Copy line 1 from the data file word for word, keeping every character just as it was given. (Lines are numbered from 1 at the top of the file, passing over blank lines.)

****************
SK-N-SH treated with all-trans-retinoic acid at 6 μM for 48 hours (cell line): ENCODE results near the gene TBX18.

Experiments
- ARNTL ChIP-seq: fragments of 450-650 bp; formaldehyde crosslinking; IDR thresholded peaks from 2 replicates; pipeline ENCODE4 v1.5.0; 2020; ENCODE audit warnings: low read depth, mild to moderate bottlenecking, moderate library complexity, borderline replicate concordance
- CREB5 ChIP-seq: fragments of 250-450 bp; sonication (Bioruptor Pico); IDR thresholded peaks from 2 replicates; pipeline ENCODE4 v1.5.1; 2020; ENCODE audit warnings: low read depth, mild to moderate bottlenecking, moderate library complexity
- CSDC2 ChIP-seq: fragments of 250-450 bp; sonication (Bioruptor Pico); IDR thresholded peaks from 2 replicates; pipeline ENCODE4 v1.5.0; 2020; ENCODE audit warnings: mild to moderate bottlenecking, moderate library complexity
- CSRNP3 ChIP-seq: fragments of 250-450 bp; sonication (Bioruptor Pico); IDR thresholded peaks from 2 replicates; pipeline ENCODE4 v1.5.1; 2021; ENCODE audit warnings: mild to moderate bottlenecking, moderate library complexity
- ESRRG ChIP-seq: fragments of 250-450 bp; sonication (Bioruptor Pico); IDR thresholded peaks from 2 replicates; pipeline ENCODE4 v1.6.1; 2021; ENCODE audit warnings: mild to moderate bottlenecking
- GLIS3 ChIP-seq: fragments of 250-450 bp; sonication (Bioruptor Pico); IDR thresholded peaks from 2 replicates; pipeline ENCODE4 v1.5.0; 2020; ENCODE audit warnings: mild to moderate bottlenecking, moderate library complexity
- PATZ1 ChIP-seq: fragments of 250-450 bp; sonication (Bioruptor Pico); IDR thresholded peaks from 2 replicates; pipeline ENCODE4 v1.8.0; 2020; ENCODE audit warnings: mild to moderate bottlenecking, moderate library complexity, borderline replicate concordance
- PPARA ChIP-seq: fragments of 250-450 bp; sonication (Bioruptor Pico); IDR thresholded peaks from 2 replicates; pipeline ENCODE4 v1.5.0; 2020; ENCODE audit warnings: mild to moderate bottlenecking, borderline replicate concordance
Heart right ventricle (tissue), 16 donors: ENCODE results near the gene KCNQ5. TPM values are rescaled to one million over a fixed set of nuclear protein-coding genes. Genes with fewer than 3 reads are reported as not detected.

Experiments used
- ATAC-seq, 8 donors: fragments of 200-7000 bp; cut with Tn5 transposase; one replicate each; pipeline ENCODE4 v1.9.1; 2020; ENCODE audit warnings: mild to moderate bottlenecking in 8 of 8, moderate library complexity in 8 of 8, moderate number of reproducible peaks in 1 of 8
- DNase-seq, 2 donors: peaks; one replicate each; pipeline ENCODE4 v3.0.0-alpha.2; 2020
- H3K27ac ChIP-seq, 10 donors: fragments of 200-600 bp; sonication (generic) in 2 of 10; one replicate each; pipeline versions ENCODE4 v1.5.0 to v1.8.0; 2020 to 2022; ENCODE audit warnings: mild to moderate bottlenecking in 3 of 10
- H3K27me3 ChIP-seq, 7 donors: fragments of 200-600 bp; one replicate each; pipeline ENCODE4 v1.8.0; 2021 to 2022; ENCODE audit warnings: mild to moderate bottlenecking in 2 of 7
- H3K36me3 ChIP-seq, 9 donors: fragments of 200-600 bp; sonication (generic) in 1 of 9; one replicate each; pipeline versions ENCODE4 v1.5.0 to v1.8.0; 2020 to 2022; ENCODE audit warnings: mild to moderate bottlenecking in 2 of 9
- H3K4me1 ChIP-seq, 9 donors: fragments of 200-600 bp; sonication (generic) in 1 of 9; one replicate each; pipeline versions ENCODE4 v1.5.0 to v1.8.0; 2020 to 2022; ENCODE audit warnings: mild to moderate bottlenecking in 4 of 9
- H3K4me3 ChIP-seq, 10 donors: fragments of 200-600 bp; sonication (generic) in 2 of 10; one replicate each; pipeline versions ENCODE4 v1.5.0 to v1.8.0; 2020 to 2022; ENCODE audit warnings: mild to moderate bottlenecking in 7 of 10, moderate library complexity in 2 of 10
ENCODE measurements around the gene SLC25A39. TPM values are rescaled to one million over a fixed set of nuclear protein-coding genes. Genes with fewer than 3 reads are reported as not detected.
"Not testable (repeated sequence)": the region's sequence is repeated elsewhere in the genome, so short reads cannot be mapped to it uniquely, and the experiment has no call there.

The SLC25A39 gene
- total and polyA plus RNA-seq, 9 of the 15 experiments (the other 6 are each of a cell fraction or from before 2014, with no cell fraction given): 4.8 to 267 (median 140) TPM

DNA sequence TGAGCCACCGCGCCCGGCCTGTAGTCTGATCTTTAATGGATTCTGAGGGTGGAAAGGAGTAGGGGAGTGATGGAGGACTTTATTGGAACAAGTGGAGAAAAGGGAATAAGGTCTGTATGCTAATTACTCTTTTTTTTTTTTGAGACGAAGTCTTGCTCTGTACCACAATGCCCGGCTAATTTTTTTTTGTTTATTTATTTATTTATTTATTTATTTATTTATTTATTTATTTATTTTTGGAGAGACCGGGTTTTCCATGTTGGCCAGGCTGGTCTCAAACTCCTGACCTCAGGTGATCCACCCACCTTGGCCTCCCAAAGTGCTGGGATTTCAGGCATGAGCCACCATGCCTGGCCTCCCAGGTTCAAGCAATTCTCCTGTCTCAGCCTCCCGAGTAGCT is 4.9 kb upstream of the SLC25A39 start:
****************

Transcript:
SK-N-SH treated with all-trans-retinoic acid at 6 μM for 48 hours (cell line): ENCODE results near the gene TBX18.